If you are an ordinary user with a legal, updated version of Windows and you keep your Windows Security up-to-date, there’s only a VERY minimal chance you’ll ever get hacked. At least as long as you stay away from the underbelly of the internet, including cracked software and illegal movies/music. If you actually deal with very sensitive/secret files, either yours or your clients, I would go for the “1 online PC, 1 offline PC” setup suggested by @AlW. How much at risk you actually are might be a regional thing, but here in little Denmark I’ve been using a PC for 30+ years, and have yet to be hacked (and actually never heard of it happening to any of the ordinary users I know) - although I did once download a virus-infected mp3 off Kazaa, but that’s probably some 20 years ago
Just my 2 €
A computer that isn’t online is frankly rather crippled these days, all the hassle of having an “air gapped” workstation is hardly worth it unless you’re working on stuff that actual foreign governments might actually want to steal. Keep proper backups, keep your system up to date, stay away from the sketchier corners of the Internet, and no one will give a damn what you’re up to. No one actually wants your data, at worst they want to lock it up and demand ransom or use your system to mine cryptocurrency.
Why do you think anyone is actually trying to “hack” you? If they were, you probably couldn’t tell. There are spam ads that try to tell you something like that is happening to trick you into clicking a link that will actually load malware onto your computer.
If you think people have had access to your computer or downloaded files to it then you may already be compromised. If you don’t have a top-end antivirus program go buy one quick - I use Bitdefender which regularly compares well with other tools. As part of the install it will do a thorough scan of your PC, including checking for things like root exploits. This isn’t just about protecting you: if you send a client or a colleague an infected file you may be harming them.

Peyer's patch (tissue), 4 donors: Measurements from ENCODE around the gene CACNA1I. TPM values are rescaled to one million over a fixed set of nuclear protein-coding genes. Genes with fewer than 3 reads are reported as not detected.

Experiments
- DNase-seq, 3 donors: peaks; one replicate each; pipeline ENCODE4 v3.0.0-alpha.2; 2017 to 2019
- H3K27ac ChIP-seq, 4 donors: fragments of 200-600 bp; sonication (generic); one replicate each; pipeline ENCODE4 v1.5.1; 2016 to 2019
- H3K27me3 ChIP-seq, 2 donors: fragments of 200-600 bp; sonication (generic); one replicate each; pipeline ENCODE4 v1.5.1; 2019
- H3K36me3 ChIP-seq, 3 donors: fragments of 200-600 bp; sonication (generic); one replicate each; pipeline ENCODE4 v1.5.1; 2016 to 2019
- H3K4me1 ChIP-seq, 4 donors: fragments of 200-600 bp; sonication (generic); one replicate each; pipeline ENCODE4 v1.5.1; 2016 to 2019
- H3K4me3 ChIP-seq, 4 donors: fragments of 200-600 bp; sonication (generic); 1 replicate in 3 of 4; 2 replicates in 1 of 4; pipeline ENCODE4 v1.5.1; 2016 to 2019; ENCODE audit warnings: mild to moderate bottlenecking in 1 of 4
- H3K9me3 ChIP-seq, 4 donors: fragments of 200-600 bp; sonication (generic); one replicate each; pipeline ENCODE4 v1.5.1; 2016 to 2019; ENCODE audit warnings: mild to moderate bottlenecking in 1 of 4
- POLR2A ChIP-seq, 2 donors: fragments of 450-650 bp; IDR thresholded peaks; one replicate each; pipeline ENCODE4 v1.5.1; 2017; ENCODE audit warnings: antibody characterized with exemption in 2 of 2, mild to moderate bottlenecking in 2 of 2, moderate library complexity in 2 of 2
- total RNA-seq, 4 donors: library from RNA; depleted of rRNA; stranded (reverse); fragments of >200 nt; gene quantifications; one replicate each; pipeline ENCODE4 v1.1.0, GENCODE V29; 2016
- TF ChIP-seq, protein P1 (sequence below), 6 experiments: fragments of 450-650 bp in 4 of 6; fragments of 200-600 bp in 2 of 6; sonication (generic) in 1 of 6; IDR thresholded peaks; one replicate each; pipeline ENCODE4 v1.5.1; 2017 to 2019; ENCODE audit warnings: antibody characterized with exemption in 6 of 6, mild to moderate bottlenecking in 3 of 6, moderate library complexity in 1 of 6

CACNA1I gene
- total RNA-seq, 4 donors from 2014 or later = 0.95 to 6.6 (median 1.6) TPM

If you have to go online then the best defence is to go online more and make sure that Microsoft Updates (or the Mac equivalent) run to keep your operating system up to date and your antivirus software downloads the latest definitions.
Appreciate very much for your time and the detailed reply!
This info is going to be very useful! I was also actually thinking of getting a secondary note book pc as a buffer. But don’t know which one to buy yet though I have short listed a few that runs on win pro. It’s actually a cheap entry level business machine. The other one to consider is one that runs on win pro too, has a low end dedicated graphics card which I thought it could be useful as a backup for small touch ups along with the Internet meetings.
I wonder if I could just do a very cheap win pro Notebook with only 4 gig ram. But thought it might not be very useful and end up wasting money so that’s why the cheap business laptop and the one with an entry level graphics card.
I’m too terrified about being hacked or having the machine compromised. The last time it did, I took almost the whole day fixing it and trying to put all the files in again.
I only surf news and all the very decent sites. The only time I am weary about the hacks is the Internet meetings. Or even the invitation link to the virtual meeting. I once hit on it and the app just went blank and didn’t open. Had to reinstall to go in.
I’m the obedient type. I don’t watch funny crazy stuff or mix with oddball looking characters online or offline. But I do like cute 3d designs on rhino and it’s Zoo of animals!
I have this worry because I have received suspicious links that don’t open and ended up hanging the app. Luckily for me I didn’t use the computer. I was using my cheapo device to do it.
If it’s not for virtual meeting that may use some presentations, I wouldn’t even think of getting another pc.
I think it’s expensive. The money could get me better things.
I update the OS and download firmwares for the PC. Have an antivirus on though its not bit defender. I wonder if win10 pro and its own antivirus is enough. Maybe not. Heard that bit defender is a v good AV.
Another way of doing it is to use mobile data when online. That could cut the risk. These days mobile data isn’t that expensive but need to make sure that the data needed is enough…